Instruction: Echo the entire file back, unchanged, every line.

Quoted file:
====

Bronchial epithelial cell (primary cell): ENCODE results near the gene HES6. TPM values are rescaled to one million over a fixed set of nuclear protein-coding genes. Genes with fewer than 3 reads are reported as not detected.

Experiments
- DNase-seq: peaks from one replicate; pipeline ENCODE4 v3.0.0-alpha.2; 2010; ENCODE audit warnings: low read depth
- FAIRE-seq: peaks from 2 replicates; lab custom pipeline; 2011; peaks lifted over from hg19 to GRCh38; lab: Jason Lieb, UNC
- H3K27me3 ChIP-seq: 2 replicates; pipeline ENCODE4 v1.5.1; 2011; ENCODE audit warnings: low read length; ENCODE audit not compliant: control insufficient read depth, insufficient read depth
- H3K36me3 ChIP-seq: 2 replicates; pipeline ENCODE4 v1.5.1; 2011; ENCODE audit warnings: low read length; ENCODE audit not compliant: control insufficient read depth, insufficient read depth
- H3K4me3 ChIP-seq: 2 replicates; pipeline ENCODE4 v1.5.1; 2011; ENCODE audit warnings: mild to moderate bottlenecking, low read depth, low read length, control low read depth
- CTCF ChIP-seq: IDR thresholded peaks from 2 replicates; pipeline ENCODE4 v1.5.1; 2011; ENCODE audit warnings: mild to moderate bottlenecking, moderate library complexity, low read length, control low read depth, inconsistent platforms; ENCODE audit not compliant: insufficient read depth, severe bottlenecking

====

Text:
Bronchial epithelial cell (primary cell): ENCODE results near the gene HES6. TPM values are rescaled to one million over a fixed set of nuclear protein-coding genes. Genes with fewer than 3 reads are reported as not detected.

Experiments
- DNase-seq: peaks from one replicate; pipeline ENCODE4 v3.0.0-alpha.2; 2010; ENCODE audit warnings: low read depth
- FAIRE-seq: peaks from 2 replicates; lab custom pipeline; 2011; peaks lifted over from hg19 to GRCh38; lab: Jason Lieb, UNC
- H3K27me3 ChIP-seq: 2 replicates; pipeline ENCODE4 v1.5.1; 2011; ENCODE audit warnings: low read length; ENCODE audit not compliant: control insufficient read depth, insufficient read depth
- H3K36me3 ChIP-seq: 2 replicates; pipeline ENCODE4 v1.5.1; 2011; ENCODE audit warnings: low read length; ENCODE audit not compliant: control insufficient read depth, insufficient read depth
- H3K4me3 ChIP-seq: 2 replicates; pipeline ENCODE4 v1.5.1; 2011; ENCODE audit warnings: mild to moderate bottlenecking, low read depth, low read length, control low read depth
- CTCF ChIP-seq: IDR thresholded peaks from 2 replicates; pipeline ENCODE4 v1.5.1; 2011; ENCODE audit warnings: mild to moderate bottlenecking, moderate library complexity, low read length, control low read depth, inconsistent platforms; ENCODE audit not compliant: insufficient read depth, severe bottlenecking